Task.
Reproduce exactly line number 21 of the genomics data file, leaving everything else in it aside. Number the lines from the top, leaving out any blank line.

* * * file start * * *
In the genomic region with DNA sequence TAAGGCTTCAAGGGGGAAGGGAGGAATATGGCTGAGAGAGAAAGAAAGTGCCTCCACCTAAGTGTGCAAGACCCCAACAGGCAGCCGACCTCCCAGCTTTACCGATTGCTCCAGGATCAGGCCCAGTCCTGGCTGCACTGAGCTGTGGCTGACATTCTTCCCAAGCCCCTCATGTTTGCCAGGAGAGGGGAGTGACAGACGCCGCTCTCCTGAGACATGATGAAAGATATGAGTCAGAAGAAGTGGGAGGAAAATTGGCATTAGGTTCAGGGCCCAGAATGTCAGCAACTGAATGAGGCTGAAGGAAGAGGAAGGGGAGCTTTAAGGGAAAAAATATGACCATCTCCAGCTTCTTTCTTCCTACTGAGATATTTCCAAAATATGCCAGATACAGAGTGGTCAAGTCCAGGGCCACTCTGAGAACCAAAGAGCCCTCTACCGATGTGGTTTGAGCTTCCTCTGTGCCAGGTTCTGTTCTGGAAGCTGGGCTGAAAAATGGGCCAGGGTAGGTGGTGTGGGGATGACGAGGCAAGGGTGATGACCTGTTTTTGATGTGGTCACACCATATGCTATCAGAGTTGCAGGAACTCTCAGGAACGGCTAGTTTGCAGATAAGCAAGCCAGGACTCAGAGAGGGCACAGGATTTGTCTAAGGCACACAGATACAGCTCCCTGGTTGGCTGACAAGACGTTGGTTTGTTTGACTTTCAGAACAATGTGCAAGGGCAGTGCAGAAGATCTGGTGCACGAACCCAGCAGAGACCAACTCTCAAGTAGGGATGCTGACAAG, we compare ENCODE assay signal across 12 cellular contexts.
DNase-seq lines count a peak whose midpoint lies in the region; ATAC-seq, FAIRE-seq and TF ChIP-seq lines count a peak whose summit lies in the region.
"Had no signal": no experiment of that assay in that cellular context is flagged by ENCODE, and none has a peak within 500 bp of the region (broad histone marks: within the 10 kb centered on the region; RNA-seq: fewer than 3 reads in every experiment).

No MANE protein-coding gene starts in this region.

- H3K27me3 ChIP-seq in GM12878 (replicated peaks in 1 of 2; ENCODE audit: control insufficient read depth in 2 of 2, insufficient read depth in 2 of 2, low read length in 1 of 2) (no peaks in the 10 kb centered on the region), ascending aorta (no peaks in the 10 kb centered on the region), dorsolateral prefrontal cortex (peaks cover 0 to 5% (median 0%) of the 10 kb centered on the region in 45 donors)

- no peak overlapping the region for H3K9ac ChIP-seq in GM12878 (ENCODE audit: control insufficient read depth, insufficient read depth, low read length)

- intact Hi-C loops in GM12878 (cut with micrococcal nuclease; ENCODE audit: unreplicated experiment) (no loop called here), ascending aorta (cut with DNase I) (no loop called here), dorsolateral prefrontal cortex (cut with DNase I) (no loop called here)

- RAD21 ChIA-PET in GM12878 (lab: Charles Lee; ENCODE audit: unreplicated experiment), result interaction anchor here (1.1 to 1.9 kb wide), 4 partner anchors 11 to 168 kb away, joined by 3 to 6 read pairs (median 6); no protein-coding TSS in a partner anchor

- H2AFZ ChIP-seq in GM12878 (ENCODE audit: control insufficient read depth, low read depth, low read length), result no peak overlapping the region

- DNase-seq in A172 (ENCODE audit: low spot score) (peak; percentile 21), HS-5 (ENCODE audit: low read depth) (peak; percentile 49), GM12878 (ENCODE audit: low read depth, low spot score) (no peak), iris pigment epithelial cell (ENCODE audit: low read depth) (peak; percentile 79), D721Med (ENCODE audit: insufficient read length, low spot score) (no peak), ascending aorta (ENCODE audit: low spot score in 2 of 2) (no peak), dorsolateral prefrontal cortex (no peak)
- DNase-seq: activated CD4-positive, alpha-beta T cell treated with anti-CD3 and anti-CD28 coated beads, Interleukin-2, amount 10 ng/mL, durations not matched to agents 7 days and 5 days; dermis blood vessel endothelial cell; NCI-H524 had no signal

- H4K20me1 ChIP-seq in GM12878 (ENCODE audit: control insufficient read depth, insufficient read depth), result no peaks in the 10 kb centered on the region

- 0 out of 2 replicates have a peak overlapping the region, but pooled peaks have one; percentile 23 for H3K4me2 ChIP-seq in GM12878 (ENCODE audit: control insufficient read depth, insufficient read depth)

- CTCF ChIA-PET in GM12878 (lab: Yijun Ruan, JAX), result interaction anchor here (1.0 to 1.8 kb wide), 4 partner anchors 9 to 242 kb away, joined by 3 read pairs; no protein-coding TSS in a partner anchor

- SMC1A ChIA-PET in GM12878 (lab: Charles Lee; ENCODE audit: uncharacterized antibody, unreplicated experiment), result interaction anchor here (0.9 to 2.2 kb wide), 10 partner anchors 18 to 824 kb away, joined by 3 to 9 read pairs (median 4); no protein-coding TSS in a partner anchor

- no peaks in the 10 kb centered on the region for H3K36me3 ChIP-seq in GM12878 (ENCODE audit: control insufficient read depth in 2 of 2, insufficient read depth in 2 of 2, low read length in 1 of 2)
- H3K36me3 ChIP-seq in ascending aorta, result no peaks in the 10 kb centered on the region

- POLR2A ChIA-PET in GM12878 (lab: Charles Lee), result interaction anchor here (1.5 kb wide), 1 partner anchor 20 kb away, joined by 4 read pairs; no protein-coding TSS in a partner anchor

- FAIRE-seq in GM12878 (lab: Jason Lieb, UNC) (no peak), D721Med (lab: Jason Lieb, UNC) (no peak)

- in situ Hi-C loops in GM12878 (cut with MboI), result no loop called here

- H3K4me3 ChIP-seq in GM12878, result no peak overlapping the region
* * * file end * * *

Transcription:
- H3K4me3 ChIP-seq in GM12878, result no peak overlapping the region